March 18 COVER Reaction of a CN radical with cyclohexane (ball-and-stick structures in green-blue and green-black, respectively) in dichloromethane solvent (space-filling representation). Observations of this reaction on the time scale of picoseconds reveal a wealth of information about the chemical mechanism and shed light on how solvents widely used in chemical synthesis influence reactions on a molecular scale. See page 1423. Image: David R. Glowacki/School of Chemistry, University of Bristol

April 15 COVER Schematic representations of DNA nanostructures with complex curvatures including two-dimensional arrangements of concentric rings and three-dimensional shapes, including a nanoflask 70 nanometers tall and 40 nanometers wide (DNA molecule is not shown to scale). On page 342, Han et al. describe the creation of these structures using a DNA origami folding technique in which double-helical DNA is bent to follow the rounded contours of the target object. Image: Dongran Han and Hao Yan, The Biodesign Institute and Department of Chemistry and Biochemistry, Arizona State University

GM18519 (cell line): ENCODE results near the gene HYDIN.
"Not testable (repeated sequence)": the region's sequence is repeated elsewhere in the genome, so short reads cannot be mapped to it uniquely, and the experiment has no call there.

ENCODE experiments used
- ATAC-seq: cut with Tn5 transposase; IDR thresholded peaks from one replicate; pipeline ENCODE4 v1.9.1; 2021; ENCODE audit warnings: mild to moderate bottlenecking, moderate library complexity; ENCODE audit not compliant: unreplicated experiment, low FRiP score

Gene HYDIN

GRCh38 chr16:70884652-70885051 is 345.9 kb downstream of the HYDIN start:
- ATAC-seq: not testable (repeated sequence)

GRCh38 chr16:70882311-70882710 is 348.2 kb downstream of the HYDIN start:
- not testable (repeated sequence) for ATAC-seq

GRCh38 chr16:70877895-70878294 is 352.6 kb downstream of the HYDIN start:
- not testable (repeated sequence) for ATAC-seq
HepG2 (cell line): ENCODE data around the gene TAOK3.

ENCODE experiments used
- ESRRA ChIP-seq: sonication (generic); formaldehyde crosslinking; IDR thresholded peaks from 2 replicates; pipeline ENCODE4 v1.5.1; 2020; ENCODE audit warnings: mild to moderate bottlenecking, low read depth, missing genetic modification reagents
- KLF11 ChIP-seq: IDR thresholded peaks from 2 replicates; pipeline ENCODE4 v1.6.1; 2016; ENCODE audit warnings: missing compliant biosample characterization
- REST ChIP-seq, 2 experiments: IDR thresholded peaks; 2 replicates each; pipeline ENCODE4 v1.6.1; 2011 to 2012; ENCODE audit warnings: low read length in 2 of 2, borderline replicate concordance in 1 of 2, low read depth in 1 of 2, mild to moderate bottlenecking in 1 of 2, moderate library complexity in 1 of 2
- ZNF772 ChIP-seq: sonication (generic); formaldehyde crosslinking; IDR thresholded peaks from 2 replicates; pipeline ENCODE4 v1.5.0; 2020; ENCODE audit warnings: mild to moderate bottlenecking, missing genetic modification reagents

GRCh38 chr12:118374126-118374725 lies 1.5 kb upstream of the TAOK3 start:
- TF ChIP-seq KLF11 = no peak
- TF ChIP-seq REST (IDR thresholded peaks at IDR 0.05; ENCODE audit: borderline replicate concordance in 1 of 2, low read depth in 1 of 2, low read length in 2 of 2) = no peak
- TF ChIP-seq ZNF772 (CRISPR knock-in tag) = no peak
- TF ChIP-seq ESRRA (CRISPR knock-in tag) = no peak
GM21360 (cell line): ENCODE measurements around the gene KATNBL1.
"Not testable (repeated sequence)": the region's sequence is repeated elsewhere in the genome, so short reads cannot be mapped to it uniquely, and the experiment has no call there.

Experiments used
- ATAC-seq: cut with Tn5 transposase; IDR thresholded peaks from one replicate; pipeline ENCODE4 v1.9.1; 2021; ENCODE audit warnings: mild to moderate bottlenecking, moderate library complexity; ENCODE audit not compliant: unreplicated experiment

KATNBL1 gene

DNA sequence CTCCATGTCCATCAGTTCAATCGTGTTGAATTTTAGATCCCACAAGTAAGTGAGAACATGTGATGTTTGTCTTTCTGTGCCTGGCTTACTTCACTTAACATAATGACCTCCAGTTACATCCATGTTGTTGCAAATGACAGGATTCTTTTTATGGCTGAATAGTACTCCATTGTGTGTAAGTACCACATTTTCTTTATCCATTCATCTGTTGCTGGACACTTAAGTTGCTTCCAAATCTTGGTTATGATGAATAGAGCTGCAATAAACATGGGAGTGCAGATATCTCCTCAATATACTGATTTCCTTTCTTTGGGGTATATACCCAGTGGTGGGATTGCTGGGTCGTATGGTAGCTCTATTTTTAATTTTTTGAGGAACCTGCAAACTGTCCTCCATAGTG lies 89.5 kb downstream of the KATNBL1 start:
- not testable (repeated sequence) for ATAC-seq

April 22 COVER False-colored two-photon microscopy image showing green fluorescent protein–labeled pollen on the stigma (the top of the pistil) of Arabidopsis thaliana. On page 434, Michard et al. describe a plant signaling mechanism that directs the growth of pollen tubes, which carry sperm cells to the ovule at the base of the pistil, and that is analogous to amino acid–mediated communication commonly observed in animal nervous systems. Image: L. Boavida and J. A. Feijó, Instituto Gulbenkian de Ciencia and Universidade de Lisboa, Portugal